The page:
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RED WINGS (44-24-14) at COYOTES (50-25-7)
Last 10 -- Detroit 8-1-1; Phoenix 5-3-2
Season series -- The teams split their four games this season, with each winning once on the other's home ice. Detroit earned both its victories in regulation, 3-2 at home on Dec. 14 and 4-1 at Phoenix on Jan. 2. The Coyotes won 3-2 in overtime at home on Oct. 22 and 4-3 in OT at Detroit on Jan. 26 -- a game that saw the Coyotes score twice with a sixth-attacker and again in overtime for the win. The Wings have won both playoff series against the Coyotes' franchise in six games, beating the Winnipeg Jets in 1996 (Detroit won the last game ever played at the Winnipeg Arena) and the Coyotes two years later.
Big story -- It's hard to imagine a bigger disparity in playoff experience than this series. The Wings are taking part in their 19th consecutive postseason; the Coyotes are in for the first time since 2002. Detroit's roster includes a core of players who've been part of all four Cup-winners since 1997; the Coyotes' franchise has never gotten past the second round and GM Don Maloney didn't hire Dave Tippett as coach until the final week of the preseason. But don't downplay the Coyotes' resilience -- they were fabulous in one-goal games (29-6-7), avoided major losing streaks all season and don't figure to be cowed by the Wings' aura of success.
Red Wings -- The Wings rode a post-Olympic hot streak to a playoff berth that seemed unlikely for much of the season, as injuries riddled their roster. Detroit lost more than 300 man-games to injuries and had just three players dress for all 82 games.
"I think you wondered if we were ever going to stop getting injured," coach Mike Babcock said. "Then you wondered if you'd run out of time."
But with the regular season completed and another playoff berth secured, Babcock hopes his players have put their roller-coaster ride behind them.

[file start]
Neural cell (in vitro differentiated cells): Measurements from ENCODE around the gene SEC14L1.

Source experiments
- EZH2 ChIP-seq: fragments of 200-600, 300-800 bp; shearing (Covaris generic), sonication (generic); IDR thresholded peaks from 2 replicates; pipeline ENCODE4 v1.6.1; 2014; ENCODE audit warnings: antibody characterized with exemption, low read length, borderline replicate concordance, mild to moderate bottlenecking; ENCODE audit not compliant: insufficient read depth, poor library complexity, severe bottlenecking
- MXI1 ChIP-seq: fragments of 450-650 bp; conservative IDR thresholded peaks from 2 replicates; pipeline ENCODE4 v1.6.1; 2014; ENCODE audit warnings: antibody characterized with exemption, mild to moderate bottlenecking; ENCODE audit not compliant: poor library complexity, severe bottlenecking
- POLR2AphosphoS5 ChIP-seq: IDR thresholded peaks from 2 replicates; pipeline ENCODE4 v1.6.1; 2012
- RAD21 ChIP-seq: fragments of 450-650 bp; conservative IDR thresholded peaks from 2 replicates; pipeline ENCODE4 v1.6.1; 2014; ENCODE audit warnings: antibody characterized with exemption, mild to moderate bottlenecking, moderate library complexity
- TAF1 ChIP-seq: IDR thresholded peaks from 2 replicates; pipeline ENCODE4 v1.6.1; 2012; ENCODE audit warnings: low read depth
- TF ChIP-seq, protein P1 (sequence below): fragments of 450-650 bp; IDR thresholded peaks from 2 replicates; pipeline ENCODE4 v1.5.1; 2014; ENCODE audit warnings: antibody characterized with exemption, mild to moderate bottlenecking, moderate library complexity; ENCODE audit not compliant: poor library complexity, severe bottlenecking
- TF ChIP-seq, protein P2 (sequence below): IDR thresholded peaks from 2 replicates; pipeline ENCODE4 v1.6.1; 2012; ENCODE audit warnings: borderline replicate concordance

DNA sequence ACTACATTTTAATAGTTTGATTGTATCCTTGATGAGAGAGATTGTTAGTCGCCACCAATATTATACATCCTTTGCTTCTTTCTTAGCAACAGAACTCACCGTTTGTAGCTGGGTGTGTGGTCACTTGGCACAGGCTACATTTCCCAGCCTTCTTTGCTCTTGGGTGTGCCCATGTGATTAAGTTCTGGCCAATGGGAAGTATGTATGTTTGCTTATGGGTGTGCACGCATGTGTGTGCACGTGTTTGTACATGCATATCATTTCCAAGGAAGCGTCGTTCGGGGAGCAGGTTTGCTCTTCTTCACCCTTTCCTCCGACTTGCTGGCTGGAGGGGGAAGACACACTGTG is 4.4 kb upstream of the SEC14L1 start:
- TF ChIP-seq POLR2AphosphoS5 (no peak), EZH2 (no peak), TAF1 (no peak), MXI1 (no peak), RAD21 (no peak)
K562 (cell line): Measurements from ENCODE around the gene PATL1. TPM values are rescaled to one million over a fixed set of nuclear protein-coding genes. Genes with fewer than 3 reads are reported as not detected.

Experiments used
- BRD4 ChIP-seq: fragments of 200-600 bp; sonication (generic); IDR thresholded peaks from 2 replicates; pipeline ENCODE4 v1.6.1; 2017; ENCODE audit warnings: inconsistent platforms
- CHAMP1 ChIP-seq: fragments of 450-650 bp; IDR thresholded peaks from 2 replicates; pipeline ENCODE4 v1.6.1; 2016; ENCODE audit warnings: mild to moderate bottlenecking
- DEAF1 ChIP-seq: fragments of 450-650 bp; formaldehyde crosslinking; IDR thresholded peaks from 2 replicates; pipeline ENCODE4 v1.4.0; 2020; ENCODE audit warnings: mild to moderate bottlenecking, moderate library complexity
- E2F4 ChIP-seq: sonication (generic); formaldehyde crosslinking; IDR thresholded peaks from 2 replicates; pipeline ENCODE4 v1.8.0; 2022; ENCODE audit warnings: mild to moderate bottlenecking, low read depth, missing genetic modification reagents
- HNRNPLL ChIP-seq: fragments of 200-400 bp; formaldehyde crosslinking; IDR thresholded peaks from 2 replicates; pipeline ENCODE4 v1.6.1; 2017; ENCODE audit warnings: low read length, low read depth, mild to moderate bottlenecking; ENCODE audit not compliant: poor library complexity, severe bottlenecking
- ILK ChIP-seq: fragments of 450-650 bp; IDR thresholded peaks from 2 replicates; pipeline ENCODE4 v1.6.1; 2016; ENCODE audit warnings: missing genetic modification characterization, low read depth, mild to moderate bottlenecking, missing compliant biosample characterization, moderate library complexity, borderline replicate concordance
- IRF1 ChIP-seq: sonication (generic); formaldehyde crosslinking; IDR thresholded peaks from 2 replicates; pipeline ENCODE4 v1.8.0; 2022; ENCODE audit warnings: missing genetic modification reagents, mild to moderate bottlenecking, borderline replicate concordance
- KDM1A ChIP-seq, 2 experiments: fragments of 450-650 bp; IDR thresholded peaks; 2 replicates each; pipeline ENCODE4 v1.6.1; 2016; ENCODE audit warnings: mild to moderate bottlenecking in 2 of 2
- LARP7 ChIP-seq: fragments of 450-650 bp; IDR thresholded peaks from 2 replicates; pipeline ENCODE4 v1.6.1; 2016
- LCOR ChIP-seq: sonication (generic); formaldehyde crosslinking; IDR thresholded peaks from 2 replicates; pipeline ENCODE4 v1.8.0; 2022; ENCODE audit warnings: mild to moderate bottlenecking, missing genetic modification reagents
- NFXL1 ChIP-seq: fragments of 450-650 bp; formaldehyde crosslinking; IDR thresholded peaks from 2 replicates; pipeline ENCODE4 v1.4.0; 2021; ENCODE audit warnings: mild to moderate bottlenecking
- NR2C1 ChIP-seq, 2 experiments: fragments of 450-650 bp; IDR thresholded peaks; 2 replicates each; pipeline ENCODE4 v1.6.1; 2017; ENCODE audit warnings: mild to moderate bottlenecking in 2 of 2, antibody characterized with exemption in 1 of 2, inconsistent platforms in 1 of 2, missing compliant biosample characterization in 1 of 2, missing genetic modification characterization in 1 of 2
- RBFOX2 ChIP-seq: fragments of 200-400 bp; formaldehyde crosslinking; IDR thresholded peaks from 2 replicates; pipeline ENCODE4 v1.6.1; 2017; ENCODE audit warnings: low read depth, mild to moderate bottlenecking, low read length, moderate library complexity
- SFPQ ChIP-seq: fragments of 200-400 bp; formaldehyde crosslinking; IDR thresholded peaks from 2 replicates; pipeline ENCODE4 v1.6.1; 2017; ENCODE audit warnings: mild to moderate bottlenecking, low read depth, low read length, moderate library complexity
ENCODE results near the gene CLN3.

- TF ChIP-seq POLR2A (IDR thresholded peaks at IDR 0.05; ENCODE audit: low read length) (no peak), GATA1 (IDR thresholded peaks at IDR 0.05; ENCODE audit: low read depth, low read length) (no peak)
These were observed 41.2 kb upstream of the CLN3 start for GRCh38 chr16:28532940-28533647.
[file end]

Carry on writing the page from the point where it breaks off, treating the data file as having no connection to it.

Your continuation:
"Every season's a huge challenge, I think each one presents different ones," Babcock said. "You don't even think about it now, you just think about getting ready for the playoffs."
Coyotes -- As a franchise, the Coyotes can't hold a candle to the Wings in terms of playoff experience. But Phoenix, not Detroit, is the team with a starting goaltender who owns a Stanley Cup ring. Ilya Bryzgalov went 3-1-0 with Anaheim when the Ducks won the Cup three years ago and played some big games in the early rounds while Jean-Sebastien Giguere was out.
So don't expect him to be intimidated by facing the Wings -- after all, he was on the Ducks when they eliminated Detroit on the way to the Cup three years ago.
"I think it's great," he said of facing the Wings. "It's the most-experienced team in the NHL, they have great players on their roster. I think it's a good test for us because if you want to win the Stanley Cup and you want to go far in the playoffs, you've got to face that team sooner or later."
Who's hot -- Jimmy Howard, Detroit's rookie goaltender, won all three of his starts in the final week of the regular season and is 13-0-2 in his last 15 games -- relegating three-time Cup winner Chris Osgood to the bench. …
Injury report -- The Wings, whose season was nearly wrecked by a tidal wave of injuries, are healthy -- the only veteran missing is center Kirk Maltby, who had shoulder surgery in February and isn't likely to play again this season. … Phoenix center Robert Lang hasn't played since March 4 due to a lower-body injury. But he's skating again and could be ready by the weekend. Forward Scottie Upshall (knee surgery) and defenseman Kurt Sauer (head) are out.
Stat pack -- The Wings extended the longest active playoff streak in North American team sports by qualifying for the 19th consecutive season. However, they are without home-ice advantage in the first round for the first time since 1992. … Phoenix set a franchise record with 29 home wins. The Coyotes were also the NHL's best team in games that were tied after regulation, winning five times in overtime and going 14-6 in shootouts.
Puck drop -- Jobing.com Arena will be a sea of white for the Coyotes' first playoff game since 2002. Perhaps the first time since moving to the desert in 1996, home ice has been a real advantage for the Coyotes -- they went 29-10-2 and have won their last seven home games.
"Our fans have been unbelievable," Tippett said after Monday's practice. "There's been some buildings that I've been in that have been pretty loud, but our fans and the enthusiasm the last little while has been fantastic."
But while he's glad to be starting the series at home, Tippett knows there's only so much of an edge that comes with it.
"It's great for our players to play at home," he said, "but we feel like our game is built out of a game of consistency -- and we should be able to play anywhere."